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Australian senator makes history breastfeeding her daughter

An Australian senator made history on Tuesday when she brought her daughter to work

Sen. Larissa Waters breastfed her 2-month-old daughter, Alia Joy, during a vote on the Parliament floor in Australia.

Alia became the “first baby to be breastfed in the federal Parliament” in the country, the senator tweeted

>> See the tweet here

“Women are going to continue to have babies, and if they want to do their job and be at work and look after their baby ... the reality is we are going to have to accommodate that,” Katy Gallagher, an Australian politician, told the Telegraph

>> Read more trending news

According to the Telegraph, Australian Senate guidelines were changed in 2016 to allow parents to “briefly care for their infants on the floor of parliament.” The previous policy allowed breastfeeding, but only in the chamber, The Telegraph reported. 

Icelandic politician Unnur Brá Konráðsdóttir made headlines last year after she breastfed her daughter while speaking to Parliament in October.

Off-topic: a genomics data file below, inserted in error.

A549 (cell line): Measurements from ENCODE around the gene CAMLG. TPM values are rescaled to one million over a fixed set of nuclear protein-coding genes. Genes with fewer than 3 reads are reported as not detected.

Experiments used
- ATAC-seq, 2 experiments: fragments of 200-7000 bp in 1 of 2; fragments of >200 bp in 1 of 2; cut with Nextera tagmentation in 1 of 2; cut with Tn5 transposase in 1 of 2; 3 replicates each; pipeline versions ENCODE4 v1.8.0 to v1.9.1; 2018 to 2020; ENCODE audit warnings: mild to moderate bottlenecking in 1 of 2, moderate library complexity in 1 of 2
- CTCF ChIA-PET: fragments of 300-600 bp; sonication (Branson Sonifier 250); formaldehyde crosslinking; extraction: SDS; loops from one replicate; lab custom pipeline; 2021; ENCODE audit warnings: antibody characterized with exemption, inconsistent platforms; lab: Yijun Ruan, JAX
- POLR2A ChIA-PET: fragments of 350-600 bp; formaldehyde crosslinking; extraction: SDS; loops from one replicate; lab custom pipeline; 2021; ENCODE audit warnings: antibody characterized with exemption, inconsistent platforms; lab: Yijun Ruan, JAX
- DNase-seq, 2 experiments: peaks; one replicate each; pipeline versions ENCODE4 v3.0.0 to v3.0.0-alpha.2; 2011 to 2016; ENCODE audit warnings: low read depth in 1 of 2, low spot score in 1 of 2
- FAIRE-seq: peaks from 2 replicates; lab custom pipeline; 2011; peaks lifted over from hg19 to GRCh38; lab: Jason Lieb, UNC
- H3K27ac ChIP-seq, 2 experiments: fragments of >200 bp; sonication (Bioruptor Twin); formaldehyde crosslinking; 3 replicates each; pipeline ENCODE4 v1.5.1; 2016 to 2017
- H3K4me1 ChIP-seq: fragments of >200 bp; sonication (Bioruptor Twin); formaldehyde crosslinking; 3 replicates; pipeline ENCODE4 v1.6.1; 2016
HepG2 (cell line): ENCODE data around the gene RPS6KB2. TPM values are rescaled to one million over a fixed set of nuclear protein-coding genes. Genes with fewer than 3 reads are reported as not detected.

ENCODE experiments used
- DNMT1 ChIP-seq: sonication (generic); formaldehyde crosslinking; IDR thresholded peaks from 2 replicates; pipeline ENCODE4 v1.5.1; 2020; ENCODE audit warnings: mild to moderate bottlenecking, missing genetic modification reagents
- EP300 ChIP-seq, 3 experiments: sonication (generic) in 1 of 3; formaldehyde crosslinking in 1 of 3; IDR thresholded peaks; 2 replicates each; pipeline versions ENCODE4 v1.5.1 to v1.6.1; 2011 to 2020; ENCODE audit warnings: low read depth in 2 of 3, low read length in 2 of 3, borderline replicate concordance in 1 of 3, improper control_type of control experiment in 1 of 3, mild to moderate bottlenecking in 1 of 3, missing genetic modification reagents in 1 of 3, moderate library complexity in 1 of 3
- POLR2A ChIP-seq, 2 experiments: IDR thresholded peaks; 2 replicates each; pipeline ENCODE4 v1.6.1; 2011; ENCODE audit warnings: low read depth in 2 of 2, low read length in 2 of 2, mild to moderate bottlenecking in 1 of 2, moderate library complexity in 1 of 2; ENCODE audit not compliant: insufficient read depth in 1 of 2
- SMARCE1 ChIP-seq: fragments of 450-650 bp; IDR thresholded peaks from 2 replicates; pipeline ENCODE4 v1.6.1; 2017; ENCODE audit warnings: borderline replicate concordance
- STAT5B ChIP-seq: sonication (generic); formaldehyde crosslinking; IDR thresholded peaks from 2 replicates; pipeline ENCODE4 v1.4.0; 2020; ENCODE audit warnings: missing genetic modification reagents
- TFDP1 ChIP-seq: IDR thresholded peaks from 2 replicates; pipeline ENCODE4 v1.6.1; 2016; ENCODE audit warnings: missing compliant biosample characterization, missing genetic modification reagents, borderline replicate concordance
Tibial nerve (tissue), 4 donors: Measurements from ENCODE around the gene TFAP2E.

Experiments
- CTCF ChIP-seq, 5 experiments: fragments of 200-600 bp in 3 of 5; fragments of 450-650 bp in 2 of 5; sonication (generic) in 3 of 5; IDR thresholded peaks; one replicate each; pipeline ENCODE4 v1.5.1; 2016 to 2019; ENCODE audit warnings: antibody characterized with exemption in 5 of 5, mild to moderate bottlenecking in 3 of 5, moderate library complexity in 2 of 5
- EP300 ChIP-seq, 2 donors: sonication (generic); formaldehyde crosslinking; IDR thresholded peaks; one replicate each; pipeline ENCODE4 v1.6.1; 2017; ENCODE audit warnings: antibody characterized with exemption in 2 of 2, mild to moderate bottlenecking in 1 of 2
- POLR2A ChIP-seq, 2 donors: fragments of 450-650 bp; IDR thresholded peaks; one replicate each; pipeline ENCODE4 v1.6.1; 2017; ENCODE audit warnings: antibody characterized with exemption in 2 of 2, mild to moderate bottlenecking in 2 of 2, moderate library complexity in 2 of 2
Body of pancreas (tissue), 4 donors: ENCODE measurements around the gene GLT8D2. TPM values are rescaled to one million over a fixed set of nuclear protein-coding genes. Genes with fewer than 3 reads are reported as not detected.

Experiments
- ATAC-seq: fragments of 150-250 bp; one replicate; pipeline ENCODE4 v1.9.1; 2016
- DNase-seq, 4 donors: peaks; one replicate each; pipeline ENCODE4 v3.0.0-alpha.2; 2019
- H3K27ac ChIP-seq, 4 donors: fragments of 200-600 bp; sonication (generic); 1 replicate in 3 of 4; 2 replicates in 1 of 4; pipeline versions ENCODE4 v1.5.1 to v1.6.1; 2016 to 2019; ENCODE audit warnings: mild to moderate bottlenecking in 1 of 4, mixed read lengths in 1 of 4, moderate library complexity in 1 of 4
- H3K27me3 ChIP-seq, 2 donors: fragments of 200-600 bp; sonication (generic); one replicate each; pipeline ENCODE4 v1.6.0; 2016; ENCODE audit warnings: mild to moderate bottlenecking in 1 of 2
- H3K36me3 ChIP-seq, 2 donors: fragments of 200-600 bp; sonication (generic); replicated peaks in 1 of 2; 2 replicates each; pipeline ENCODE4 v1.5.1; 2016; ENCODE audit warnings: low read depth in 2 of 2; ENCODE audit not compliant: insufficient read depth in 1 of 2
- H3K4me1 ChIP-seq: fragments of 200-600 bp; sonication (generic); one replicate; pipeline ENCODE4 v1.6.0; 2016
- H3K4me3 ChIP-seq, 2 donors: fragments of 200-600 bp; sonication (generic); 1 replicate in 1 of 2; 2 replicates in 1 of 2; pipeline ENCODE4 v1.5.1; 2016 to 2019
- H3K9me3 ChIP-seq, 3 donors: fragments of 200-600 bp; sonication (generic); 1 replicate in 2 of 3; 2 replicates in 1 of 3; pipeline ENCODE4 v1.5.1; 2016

“She was hungry, and I had not expected to go to the pulpit,” Konráðsdóttir, who is chair of the parliamentary Judicial Affairs and Education Committee said at the time, according to The Independent. “Then another MP (member of Parliament) was giving statements on a bill that I put forward on the behalf of the Judicial Affairs Committee, to which I had to respond. So I either had to tear the baby girl off me and leave her crying with the MP sitting next to me or just take her with me, and I thought it would cause less disturbance to take her with me.”

Read more at the Telegraph

Dog saves family with 9 children from house fire

A dog in Des Moines, Iowa, is being called a hero after alerting a mother and her nine sleeping children to a fire in the middle of the night.

>> Watch the news report here

On March 15, mom Angela Fullmer woke up to the sound of the family’s dog, Capone, barking loudly in the kitchen, the Des Moines Register reported.

At first, she called the dog’s name while still lying in bed, but Capone refused to budge.

She finally got out of bed to find a fire burning in the electrical outlet of the microwave.

>> Need something to lift your spirits? Read more uplifting news

She quickly grabbed her infant and toddler and called on her 12-year-old son to get the other children out of bed and out of the house.

Within minutes, everyone was outside, including Capone, and soon the house was engulfed in flames.

“We always do a roll call every time we get in the van,” Fullmer told the Des Moines Register. “They’re used to it.”

>> Read more trending news

The family lost everything in the fire, but escaped unscathed thanks to Capone.

Fullmer’s husband is a truck driver and rescued Capone about 18 months ago from the side of a highway.

“He’s pretty special,” said Fullmer.